Food security is a constant threat in drought heavy rural Niger. In nomadic communities, lack of knowledge and poverty causes poor crop yields. Custom and family demands often keep women from cultivating crops successfully on their own. With limited diversity, lack of planting strategy, and lack of access to a seed bank, garden yields stay at subsistence level with no income potential. Traditionally herders, knowledge of drip irrigation, organic techniques and nutrition is low.
Up to 100 women share one garden, reducing time invested by 50% while increasing crops yields tenfold. Drip irrigation saves time and water. Seed banks allow planting of a greater diversity of crops and extend one growing season into three. Income generated from value added food products to local markets enable members to buy medicine, send their children to school, and purchase food between harvests. Hands on lessons in organic techniques and nutrition maximization promotes good health.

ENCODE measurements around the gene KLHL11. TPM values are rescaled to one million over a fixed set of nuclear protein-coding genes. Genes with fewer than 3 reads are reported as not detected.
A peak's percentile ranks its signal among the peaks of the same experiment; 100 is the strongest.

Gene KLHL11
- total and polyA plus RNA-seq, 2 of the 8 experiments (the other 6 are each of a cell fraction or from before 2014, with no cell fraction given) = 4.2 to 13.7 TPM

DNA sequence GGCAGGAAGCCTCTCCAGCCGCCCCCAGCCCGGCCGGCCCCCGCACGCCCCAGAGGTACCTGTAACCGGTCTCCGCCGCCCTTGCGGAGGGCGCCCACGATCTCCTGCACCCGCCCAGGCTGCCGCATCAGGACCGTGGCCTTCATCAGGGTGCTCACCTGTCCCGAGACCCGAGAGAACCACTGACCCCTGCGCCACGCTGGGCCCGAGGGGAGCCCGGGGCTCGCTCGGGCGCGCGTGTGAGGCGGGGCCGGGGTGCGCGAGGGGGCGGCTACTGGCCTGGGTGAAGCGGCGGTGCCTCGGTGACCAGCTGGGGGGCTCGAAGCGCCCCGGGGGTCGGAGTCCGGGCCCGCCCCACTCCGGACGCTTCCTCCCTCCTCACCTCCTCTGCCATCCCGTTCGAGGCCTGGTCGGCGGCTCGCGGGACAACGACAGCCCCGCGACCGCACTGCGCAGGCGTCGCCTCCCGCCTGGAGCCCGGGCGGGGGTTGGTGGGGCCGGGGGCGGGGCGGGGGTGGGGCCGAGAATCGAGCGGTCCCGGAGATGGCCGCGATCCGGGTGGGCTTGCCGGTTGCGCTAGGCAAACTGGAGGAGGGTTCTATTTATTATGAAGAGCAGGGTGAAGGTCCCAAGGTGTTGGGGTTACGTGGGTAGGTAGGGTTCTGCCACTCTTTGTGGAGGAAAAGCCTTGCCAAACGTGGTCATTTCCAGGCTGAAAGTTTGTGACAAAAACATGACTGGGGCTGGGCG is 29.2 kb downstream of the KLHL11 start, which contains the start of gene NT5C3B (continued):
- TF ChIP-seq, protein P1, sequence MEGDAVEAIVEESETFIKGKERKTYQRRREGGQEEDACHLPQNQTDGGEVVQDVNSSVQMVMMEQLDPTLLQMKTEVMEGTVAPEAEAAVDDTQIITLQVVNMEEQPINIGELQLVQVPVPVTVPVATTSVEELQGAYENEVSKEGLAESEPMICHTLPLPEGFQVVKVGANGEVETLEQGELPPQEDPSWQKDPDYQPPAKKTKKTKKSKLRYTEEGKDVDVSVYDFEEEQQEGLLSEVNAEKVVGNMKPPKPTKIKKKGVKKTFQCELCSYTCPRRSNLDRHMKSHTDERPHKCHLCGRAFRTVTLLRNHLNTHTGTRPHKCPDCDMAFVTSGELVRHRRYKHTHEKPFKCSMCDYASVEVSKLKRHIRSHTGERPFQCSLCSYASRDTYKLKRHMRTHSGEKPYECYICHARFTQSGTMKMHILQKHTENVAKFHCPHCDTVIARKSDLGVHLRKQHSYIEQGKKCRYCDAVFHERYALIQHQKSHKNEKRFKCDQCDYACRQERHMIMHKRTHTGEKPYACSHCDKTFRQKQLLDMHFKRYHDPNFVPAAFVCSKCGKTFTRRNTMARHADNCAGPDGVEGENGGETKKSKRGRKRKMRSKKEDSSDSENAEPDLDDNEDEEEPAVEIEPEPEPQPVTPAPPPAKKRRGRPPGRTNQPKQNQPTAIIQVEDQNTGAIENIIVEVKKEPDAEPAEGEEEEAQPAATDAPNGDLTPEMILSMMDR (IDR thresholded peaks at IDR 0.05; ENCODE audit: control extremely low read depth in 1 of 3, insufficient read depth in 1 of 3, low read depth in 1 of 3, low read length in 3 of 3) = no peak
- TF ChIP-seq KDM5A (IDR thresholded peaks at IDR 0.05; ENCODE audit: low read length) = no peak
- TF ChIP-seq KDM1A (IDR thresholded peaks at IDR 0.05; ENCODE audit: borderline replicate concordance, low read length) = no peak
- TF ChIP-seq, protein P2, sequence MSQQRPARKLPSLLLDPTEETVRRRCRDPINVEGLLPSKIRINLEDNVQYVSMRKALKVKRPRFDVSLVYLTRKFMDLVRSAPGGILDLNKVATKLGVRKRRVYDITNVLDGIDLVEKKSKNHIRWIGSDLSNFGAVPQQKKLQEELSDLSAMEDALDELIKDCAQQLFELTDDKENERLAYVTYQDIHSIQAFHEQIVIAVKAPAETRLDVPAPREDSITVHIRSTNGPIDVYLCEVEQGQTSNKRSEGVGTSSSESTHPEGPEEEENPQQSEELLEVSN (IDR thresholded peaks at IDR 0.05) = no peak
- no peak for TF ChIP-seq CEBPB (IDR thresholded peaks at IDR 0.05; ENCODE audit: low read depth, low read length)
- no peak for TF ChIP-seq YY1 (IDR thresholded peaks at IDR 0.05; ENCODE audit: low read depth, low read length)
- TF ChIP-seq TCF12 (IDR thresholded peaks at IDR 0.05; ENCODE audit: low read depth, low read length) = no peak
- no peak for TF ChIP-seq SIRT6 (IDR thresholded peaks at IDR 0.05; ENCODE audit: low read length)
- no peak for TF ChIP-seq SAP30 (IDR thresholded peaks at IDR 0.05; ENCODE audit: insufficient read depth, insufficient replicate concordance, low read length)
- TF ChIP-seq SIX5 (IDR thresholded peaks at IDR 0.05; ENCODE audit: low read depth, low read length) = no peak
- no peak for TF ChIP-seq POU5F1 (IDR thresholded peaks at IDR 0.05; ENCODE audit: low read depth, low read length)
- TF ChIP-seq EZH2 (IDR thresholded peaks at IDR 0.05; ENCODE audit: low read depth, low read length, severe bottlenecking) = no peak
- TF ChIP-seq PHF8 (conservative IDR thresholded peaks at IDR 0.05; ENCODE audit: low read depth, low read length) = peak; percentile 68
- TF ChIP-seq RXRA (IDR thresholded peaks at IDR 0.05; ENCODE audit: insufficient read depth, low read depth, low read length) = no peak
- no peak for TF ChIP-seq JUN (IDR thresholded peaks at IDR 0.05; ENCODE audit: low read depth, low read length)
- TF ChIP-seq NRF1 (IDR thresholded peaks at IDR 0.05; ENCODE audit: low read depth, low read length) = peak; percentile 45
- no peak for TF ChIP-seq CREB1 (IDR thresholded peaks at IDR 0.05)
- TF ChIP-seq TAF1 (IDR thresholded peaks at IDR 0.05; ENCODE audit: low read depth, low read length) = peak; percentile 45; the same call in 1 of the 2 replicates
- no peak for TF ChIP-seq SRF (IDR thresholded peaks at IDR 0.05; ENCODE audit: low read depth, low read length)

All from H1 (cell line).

Diversifying herding with agriculture increases food security in times of drought. Composting, drip irrigation and organic pest control replace environmentally damaging practices. Members spread knowledge of improved techniques and awareness of important social, physical and economic health issues to the community. The women keep 50% of generated income and donate the remainder to their children's schools. With a source of income, families gain stability and organic produce boosts health levels.